Any adult who was successful in school will likely remember that their parents played a defining role in that success. What happens during the roughly six-hour school day is only part of the learning equation. Who else but a parent or guardian will make sure children attend school and complete their homework?
Even parents who are not highly educated can help to ensure that their children succeed by providing the right support and encouragement.
Yet, as this issue of Catalyst In Depth reports, parent engagement is shaping up to be one of the weak links for welcoming schools as they strive to forge new school communities with the thousands of students displaced by closings.
Parent after parent interviewed for this issue expressed dissatisfaction and dismay about the rocky transition to their new schools. They cited bus schedules that don’t accommodate after-school activities, crowded classrooms, students feeling anxious and unwelcome. None of these problems is impossible to solve, but they naturally loom larger because of the angst and anger families have experienced over the closings.
“This is a two-year transition,” says Peter DeWitt, an Education Week columnist and school principal who oversaw a closing and consolidation in his district in upstate New York. “People want the parents to get over it in October, but this is a painful loss for them and it will take longer.”
In CPS, problems with parent engagement are magnified because many parents were already notoriously distrustful of the district and fought against the closings.
The loss of veteran black teachers and principals, who understood the communities that were hardest hit by the closings, is also a factor. Some of these educators transferred to welcoming schools. Others who were dedicated to the mission of educating lower-income children did not and, as we report, have decided to move on from CPS.
As this issue goes to press, the new school year is just a month old. It’s far too soon to render a verdict on the closings, and it’s inaccurate to say all parents are dissatisfied.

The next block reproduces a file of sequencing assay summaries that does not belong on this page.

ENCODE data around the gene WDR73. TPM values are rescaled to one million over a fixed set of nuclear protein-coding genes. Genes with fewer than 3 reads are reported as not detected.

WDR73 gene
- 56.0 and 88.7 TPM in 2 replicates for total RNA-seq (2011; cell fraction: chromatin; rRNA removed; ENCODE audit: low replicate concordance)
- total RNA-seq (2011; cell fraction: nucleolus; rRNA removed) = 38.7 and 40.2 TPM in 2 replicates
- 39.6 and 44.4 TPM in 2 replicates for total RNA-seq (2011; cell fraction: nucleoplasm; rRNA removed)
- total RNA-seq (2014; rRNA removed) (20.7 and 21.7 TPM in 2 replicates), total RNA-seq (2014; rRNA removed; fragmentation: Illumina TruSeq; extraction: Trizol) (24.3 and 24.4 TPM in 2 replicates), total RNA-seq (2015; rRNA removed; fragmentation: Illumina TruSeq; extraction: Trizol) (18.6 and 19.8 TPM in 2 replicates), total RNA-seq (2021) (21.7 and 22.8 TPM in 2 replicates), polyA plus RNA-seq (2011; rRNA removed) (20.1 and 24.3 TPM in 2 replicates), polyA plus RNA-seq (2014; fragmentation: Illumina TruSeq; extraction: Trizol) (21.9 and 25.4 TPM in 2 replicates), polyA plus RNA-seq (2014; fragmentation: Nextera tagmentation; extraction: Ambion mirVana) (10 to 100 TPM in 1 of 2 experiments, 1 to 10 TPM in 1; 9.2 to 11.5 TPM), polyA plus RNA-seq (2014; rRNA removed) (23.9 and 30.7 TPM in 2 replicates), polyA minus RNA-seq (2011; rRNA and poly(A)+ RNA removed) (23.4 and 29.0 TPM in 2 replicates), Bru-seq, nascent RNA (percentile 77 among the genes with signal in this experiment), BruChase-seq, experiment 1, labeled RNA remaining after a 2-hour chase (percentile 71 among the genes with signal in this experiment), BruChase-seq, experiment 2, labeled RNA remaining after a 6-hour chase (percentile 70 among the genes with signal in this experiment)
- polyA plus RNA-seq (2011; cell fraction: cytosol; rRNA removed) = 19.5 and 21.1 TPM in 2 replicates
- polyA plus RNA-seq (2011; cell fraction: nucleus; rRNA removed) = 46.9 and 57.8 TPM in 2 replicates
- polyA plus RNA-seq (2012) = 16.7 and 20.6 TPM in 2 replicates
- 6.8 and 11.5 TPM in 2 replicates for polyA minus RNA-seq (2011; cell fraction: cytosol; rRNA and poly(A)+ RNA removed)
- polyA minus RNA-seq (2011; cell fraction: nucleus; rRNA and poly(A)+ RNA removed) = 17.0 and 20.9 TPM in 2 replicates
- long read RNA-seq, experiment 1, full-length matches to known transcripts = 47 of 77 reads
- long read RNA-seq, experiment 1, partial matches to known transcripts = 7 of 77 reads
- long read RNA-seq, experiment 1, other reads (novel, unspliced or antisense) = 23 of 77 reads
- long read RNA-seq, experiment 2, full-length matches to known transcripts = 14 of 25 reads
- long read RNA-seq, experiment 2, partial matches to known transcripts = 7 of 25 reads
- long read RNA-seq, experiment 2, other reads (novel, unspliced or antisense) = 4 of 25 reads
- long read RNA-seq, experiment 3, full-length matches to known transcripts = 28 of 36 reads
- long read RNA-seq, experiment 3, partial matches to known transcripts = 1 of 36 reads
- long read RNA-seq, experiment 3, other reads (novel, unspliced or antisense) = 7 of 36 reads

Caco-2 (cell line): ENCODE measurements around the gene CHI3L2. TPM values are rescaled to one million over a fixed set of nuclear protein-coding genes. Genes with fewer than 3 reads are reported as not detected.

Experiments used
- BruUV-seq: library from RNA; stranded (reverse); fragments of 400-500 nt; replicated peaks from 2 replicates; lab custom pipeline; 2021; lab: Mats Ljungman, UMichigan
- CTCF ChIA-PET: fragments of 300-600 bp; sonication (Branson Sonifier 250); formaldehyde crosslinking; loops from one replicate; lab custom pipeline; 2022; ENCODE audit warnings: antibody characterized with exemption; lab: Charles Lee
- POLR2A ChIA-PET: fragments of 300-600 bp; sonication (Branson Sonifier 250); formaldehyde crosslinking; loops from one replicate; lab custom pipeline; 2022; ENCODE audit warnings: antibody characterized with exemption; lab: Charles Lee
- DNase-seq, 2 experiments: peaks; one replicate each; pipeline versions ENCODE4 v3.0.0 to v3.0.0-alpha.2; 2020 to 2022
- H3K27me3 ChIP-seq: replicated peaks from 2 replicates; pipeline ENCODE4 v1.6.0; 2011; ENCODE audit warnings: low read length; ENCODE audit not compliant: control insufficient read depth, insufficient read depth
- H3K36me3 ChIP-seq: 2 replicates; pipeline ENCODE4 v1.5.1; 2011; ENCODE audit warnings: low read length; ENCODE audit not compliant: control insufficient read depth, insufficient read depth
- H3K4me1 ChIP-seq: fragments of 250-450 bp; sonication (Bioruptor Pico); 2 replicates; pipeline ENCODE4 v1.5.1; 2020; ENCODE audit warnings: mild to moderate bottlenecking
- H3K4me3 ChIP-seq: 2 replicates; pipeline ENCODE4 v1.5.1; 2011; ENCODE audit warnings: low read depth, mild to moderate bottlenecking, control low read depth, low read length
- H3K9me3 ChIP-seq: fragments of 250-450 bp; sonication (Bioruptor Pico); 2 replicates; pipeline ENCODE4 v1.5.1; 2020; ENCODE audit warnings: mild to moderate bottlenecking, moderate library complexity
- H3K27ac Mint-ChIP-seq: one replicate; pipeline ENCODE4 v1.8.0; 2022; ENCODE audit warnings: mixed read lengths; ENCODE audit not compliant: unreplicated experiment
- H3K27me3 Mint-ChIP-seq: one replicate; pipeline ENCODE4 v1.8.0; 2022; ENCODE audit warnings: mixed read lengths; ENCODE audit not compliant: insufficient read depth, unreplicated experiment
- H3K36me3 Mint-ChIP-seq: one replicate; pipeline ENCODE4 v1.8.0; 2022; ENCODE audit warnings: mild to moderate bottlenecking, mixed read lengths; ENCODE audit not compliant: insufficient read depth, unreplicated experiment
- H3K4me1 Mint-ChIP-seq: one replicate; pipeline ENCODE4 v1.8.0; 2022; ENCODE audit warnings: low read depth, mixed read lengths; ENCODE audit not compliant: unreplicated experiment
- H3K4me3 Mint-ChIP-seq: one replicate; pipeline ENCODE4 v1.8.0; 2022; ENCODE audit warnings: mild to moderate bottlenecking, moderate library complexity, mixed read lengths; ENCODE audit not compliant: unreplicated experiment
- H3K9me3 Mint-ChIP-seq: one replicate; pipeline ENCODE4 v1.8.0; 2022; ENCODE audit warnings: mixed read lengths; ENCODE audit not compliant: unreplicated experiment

But for the closings to be a success, students will have to get a better education in their new schools. That hasn’t happened for the vast majority of students displaced by previous closings: They landed at schools no better than those they left.
This time around, the stakes are higher. Thousands more students were displaced, and many parents are angrier and more likely to simply give up on CPS and bolt to the suburbs or to private schools.
Not all families have the financial means to make these choices—nor should they have to. Their tax dollars, and ours, are used to fund a school system that has a moral, and public, obligation to provide a good education for all kids, no matter their families’ level of income.
The district often says it is accomplishing this goal by opening more charters and contract schools. But true neighborhood schools, freely available to any child in a community, are the bedrock of public education. It’s one thing to foster new approaches via carefully vetted charter schools that have a track record of academic success. It’s another thing to rely on charters because it’s easier, and cheaper, than doing the real work of creating good neighborhood schools. Many parents and grassroots activists are anti-charter because they suspect CPS of the latter instead of the former, and see their neighborhood schools dying on the vine as a result.
CPS has made a start at improving the welcoming schools, bringing in new technology and classroom materials, sprucing up buildings and launching new STEM (science, technology, engineering and math) and International Baccalaureate programs. But the new programs will need money and support long-term, and the district’s finances are anything but stable.
In 2009, the Consortium on Chicago School Research issued a report on the impact of school closings that started in 2004 under the Renaissance 2010 initiative. The results were discouraging, to say the least. The Consortium, a highly regarded institution known for issuing carefully worded reports that never go an inch beyond the evidence, stated its findings bluntly:
“This report reveals that eight in 10 Chicago Public Schools (CPS) students displaced by school closings transferred to schools ranking in the bottom half of system schools on standardized tests. However, because most displaced students transferred from one low-performing school to another, the move did not, on average, significantly affect student achievement.”
Journalists are often criticized for supposedly focusing on “bad news” and ignoring the positive. Yet in reality, we’re happy to report good news—if the evidence backs it up.
Let’s hope that by year’s end that the evidence thus far proves wrong.